Why Sharing My Student Voice Matters
The course of my degree has been influenced by many things, and most of them have nothing to do with what I’m studying.
You’ve probably all heard that hokey speech your parents give at some point in your life about the importance of extracurricular activities: they’re fulfilling, they’re good resume builders, they’re this, they’re that. But the fact of the matter is, I may have given up on university if it weren’t for one important extracurricular: writing.
I was very much a rudderless ship in my first two years of university. I picked a psychology major at first because I didn’t really know what I wanted to do. I went to class and went home. I didn’t take advantage of any parts of the university experience other than learning in the classroom. And I hated it. I coasted through my first year without really applying any effort, then came within 0.1 GPA points from being kicked out of school in my second year, such was the sheer scope of my disinterest.
Thankfully, things changed after that. I started writing — and not just for school. I started volunteering for The Gateway, and with it I found a fulfilling pastime as well as a community of like-minded individuals, many of whom I’m still friends with to this day. It gave my degree a purpose, because now I could actually take advantage of the full university experience. It coincided with me changing my major and minor to sociology and creative writing respectively, which gave me a second lease on my academic life. My view on extracurricular activities up until that point was that they were normally influenced by your academics, but with me it was the exact opposite. My new found enjoyment of writing actually led me down a much more enjoyable academic path. I took classes which I thought would improve my writing in order to get a job with The Gateway for my fifth year of school — and it worked. I got the job, and spent a year as Sports Editor. It was extremely stressful at times, but I still believe it was extremely valuable. I had some great times, learned some very valuable lessons, and left with something tangible I can put on my resume.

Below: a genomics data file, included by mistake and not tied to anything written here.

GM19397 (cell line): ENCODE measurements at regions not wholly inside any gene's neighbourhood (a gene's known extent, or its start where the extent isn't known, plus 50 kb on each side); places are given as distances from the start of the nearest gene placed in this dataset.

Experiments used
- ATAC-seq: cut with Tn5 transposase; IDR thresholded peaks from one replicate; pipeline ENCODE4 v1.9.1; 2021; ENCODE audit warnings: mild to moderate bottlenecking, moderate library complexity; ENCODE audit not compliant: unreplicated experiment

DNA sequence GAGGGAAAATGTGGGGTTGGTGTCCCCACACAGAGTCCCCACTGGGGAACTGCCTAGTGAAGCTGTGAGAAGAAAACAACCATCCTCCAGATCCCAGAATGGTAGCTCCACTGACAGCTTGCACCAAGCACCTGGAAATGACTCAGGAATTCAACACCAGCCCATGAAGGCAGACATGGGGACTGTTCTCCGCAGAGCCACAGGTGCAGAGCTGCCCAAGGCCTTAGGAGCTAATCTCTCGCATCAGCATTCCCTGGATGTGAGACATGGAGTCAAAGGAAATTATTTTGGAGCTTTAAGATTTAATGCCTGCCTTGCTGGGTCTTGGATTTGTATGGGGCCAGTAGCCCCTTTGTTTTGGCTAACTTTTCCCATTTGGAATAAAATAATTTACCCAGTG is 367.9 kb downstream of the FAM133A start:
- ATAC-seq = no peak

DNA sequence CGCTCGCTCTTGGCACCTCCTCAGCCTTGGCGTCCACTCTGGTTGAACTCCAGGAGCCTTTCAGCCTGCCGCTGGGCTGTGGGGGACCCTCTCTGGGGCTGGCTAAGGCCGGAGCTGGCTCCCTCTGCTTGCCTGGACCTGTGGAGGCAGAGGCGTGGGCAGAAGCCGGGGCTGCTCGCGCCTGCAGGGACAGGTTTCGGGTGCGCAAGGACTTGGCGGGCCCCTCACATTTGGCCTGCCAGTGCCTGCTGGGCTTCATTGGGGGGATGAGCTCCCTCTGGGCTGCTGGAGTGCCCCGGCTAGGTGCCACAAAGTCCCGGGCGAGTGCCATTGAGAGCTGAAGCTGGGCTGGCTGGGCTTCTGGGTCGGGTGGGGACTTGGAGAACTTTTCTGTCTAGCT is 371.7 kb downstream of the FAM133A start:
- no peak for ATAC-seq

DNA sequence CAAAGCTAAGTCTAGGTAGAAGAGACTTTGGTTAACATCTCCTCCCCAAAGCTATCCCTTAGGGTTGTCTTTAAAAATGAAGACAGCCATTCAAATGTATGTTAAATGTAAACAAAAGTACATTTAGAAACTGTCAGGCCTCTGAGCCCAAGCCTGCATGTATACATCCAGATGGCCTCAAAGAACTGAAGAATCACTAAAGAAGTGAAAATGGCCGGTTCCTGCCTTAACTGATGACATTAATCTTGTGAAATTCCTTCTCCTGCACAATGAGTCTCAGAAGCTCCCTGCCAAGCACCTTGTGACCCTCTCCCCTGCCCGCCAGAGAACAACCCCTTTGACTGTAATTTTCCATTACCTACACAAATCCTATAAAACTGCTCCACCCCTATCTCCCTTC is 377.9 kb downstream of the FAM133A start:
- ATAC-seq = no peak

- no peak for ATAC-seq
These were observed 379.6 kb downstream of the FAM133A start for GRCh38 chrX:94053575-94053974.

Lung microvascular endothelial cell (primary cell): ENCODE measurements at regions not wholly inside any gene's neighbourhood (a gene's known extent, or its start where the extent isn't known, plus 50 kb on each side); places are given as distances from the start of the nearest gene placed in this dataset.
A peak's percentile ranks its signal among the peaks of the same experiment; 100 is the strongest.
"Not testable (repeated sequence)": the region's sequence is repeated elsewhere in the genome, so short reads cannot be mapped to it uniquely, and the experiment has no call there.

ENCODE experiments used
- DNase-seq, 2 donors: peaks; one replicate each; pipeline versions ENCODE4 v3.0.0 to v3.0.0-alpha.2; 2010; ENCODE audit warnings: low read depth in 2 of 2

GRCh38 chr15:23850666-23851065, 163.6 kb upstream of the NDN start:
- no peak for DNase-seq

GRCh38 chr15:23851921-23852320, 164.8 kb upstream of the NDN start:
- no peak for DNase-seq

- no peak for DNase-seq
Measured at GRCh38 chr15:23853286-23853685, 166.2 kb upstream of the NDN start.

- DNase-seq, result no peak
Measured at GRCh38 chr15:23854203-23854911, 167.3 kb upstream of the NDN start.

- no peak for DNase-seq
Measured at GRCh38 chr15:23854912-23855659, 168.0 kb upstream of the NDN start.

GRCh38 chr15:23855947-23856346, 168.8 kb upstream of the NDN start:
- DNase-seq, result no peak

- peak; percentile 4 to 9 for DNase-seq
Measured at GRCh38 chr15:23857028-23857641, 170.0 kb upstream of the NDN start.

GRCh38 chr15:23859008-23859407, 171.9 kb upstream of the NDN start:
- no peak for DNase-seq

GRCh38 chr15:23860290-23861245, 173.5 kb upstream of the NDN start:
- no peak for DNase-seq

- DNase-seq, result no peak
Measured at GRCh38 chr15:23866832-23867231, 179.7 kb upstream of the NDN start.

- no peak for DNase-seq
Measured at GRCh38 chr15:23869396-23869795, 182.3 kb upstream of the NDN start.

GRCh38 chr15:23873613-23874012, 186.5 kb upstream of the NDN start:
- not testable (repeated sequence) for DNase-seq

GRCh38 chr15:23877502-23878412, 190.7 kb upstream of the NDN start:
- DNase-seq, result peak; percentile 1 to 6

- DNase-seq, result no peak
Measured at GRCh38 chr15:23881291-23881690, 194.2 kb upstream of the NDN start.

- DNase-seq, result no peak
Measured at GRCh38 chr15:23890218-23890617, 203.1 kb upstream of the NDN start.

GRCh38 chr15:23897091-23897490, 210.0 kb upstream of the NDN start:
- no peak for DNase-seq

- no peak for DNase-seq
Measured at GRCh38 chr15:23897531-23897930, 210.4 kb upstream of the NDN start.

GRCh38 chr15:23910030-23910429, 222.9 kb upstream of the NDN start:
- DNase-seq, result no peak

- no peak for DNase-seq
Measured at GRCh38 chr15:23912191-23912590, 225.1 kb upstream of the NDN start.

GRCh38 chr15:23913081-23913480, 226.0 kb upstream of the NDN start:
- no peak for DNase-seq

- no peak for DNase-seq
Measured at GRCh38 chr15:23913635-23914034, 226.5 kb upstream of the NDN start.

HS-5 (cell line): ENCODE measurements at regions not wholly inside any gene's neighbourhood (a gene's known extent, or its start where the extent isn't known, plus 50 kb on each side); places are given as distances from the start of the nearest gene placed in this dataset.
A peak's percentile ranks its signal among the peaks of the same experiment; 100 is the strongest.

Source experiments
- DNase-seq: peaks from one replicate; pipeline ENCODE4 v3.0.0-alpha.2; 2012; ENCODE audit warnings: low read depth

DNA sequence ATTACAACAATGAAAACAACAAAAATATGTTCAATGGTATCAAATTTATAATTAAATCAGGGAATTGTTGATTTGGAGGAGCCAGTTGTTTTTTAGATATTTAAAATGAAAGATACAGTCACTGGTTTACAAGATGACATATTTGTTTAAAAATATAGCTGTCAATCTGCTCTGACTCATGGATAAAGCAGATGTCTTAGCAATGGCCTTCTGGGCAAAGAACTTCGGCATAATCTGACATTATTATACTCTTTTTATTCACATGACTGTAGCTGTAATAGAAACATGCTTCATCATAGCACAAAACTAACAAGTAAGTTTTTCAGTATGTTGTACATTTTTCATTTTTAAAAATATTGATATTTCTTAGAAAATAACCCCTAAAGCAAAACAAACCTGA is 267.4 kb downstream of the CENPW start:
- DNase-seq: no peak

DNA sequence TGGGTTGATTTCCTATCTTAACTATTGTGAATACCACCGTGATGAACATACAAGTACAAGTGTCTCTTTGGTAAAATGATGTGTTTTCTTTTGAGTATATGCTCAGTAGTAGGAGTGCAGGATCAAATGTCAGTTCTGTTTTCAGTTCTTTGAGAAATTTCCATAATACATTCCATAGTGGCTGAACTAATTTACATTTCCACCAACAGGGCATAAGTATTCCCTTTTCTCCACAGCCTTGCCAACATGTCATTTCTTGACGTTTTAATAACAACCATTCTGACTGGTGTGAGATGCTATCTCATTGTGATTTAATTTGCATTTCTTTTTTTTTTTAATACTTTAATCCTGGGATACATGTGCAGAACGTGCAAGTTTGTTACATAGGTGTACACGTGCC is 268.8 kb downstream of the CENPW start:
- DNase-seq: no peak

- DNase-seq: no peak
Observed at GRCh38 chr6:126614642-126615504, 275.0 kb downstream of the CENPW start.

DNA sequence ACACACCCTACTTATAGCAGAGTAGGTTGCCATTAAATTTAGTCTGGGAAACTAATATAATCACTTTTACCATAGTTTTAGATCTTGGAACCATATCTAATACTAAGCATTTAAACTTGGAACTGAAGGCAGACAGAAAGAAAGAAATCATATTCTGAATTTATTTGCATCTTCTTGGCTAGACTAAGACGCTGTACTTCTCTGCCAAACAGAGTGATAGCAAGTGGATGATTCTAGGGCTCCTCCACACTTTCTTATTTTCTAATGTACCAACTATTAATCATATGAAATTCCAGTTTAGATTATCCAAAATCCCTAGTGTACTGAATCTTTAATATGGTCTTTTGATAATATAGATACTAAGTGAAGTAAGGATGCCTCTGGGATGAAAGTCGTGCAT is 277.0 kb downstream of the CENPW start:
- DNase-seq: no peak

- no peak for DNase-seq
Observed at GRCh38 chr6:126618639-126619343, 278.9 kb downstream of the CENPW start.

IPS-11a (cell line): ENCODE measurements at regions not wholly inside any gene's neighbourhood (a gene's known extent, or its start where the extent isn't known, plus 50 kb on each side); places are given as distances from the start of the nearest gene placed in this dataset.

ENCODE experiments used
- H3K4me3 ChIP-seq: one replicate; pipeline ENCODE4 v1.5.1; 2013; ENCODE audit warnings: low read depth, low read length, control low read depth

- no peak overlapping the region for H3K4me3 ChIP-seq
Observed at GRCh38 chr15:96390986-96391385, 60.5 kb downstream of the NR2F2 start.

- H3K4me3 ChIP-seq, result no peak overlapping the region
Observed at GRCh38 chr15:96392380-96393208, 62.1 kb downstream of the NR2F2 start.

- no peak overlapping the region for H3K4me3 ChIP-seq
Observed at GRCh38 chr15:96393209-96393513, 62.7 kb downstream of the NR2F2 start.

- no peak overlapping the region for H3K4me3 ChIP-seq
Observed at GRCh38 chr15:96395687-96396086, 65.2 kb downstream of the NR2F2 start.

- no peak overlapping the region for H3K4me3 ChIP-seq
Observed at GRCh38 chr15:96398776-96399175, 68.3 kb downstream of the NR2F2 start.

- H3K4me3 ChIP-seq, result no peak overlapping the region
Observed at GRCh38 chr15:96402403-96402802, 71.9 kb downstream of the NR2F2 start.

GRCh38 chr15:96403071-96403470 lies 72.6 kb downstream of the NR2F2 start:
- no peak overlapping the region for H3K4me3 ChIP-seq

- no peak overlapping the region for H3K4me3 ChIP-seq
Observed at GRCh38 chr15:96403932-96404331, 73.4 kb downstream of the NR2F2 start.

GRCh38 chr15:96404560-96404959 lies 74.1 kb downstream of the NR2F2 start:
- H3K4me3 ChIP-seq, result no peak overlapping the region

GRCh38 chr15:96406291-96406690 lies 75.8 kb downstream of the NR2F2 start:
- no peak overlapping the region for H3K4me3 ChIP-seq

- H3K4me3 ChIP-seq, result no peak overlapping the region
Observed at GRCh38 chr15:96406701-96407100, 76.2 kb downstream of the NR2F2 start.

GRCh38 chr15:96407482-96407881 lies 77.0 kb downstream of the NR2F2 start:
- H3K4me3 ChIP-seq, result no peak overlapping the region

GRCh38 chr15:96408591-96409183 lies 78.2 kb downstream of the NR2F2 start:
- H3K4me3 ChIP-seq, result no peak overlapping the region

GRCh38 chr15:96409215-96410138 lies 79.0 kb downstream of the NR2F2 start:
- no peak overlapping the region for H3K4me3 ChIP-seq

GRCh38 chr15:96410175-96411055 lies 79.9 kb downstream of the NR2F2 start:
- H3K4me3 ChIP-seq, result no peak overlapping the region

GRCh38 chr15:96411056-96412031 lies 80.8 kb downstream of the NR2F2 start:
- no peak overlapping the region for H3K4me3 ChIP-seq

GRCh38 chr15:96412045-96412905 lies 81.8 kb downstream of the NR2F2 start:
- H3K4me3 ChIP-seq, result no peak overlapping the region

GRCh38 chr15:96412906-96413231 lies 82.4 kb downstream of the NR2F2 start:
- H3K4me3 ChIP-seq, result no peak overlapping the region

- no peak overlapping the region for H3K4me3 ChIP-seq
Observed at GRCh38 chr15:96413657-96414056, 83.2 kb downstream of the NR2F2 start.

That’s what prompted me to seek out this job as a YouAlberta blogger as well, and it’s been just as rewarding. It gives me an outlet to write about things I’m passionate about as a student, and a way to get my voice out there, which is one of my favourite aspects of writing. And that’s one of the things I want to get across to any student reading this who might be a bit hesitant about sharing their work: please share your perspectives, because they’re so important.
Don’t be afraid to put yourself out there, nobody knows what students go through better than students themselves — there may be better writers out there overall, but they don’t know your struggles, your triumphs, your unique experience — that’s why you’re the most qualified to tell these stories. And if it can fulfill you as much as it did for me, then that’s all the more reason to go through with it.
If you’re reading this as a student, and you’re on the fence about whether you want to commit to writing for some publishing organization at the U of A, be it The Gateway, YouAlberta, or any of the numerous other places that will publish student writing, don’t be scared. I was scared at first, but that fear subsides, and it’s replaced by a sense of accomplishment and fulfillment. Seeing your name attached to something published is one of the most rewarding feelings out there, and there’s still a place for the student voice out there today. If you have a passion for it, and you put the work in, you’ll see the rewards that this sort of storytelling can provide.
The student voice gave me an opportunity to grow and reflect while sharing with my fellow students. I’ve talked about my academic malaise and my disenfranchisement with university numerous times, and I’m comfortable doing that because I know those feelings are universal, everyone has them at some point or another during their university careers. The feeling of people being able to relate to your writing is so gratifying. It can be uplifting to both the writer and the reader to know that people understand your struggles, motivations, and interests.
Whatever your reasoning, don’t be scared to let your voice be heard if you believe you have something valuable to say. Starting is the hardest part, and if it’s something you’re passionate about like me, you’ll be glad you did. It set me on a better path in both university and life, and for that I will always be grateful.